The convective storms' movement direction and speed analysis highlighted the fact that there are intervals within a given month when a great number of storm cells travel in preferential directions. An important number of convective storms had a southerly track (12.2 % from the south-west and 10.8 % from the south–south-east). Also, the largest number of convective storms moving with higher speeds (between 12 and 18 m s−1) came from the southerly directions. The above-mentioned statistics are consistent with the correlation analysis performed using the monthly number of convective systems in the Prut basin and large-scale SLP. The monthly number of convective systems in the Prut basin is best correlated with low values of SLP over the Black Sea, which is situated southward of the area of interest. The Black Sea seems to act as an additional source of atmospheric humidity feeding in the atmospheric low systems, with trajectories passing over it and enhancing atmospheric instability in the area of interest.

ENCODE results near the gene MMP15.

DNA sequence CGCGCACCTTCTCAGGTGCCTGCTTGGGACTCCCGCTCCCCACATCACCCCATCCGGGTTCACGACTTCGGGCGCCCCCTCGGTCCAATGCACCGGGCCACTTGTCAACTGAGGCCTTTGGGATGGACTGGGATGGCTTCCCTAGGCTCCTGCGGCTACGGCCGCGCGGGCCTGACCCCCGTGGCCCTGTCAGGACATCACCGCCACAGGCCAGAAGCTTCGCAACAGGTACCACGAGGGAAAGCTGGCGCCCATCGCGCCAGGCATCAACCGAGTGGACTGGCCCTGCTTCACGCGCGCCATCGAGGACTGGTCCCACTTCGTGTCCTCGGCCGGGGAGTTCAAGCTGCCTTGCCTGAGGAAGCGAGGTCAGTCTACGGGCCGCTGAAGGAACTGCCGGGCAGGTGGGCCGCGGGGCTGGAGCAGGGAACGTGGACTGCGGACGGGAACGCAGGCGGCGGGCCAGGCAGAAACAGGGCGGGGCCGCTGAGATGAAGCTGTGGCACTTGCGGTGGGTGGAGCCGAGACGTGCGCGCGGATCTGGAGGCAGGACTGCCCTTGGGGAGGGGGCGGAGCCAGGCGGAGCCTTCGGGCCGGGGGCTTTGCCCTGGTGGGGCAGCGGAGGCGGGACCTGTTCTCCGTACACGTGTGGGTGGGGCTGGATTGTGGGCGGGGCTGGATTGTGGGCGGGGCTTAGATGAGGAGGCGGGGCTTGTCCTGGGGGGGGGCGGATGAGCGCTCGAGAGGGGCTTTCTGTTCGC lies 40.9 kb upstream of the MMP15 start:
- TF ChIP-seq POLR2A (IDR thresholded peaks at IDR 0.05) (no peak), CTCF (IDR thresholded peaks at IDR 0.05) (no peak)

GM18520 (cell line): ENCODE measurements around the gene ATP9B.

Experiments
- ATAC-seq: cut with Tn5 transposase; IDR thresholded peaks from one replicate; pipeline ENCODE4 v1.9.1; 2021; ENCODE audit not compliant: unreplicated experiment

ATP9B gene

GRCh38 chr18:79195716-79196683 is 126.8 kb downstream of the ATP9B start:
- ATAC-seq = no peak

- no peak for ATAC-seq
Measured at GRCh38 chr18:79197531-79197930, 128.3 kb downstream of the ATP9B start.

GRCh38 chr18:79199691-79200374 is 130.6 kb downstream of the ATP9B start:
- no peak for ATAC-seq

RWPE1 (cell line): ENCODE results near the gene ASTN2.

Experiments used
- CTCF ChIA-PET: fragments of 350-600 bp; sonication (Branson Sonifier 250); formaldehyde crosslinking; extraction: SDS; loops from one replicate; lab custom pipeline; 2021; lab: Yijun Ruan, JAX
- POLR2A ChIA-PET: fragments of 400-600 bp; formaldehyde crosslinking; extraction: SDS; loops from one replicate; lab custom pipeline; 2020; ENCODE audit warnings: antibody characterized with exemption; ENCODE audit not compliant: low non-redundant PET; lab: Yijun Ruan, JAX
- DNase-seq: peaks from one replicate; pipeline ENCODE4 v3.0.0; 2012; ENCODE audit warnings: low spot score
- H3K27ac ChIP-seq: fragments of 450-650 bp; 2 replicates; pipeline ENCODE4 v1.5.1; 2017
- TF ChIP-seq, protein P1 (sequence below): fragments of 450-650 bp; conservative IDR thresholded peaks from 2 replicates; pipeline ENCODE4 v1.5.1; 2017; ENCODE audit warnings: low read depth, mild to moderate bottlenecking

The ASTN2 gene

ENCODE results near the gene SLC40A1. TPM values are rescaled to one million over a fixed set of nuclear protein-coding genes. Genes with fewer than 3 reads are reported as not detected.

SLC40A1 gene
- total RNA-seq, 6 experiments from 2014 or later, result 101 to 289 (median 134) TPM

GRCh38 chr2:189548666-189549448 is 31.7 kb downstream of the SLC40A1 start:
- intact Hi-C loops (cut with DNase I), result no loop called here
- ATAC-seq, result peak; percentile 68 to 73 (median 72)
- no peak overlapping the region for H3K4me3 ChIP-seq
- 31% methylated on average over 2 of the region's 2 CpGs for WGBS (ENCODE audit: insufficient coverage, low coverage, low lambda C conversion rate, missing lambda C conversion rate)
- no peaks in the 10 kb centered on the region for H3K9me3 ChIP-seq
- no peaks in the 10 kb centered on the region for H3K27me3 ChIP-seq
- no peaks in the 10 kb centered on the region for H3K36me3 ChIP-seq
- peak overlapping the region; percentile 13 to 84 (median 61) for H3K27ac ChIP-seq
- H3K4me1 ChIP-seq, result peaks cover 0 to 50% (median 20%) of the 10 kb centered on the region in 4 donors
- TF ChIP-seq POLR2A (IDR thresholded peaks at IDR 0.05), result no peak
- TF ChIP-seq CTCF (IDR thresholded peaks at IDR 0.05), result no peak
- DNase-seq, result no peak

This study, based mainly on radar data, offers perspective for the better understanding of convective storm activity, which is of paramount importance in assessing the risks associated with severe weather episodes in the context of climate variability and change. Given the study region and the density of radar sites, additional observations from neighbouring radars should be included to improve the quality of the observations in the overlapping areas. Supplemental storm properties could be analysed by including other datasets like lightning, satellite measurements, reanalysis, and ground observations. The latter could be also used to assess the performance of the convective storm identification and tracking algorithm, and, through this, to derive comprehensive and high-resolution climatology of weather events such as extreme precipitation and hailfall. Our study reveals the feasibility of integrating radar measurements with other types of meteorological observations and reanalysis to better document the risks related to extreme meteorological events in the context of climate variability and change.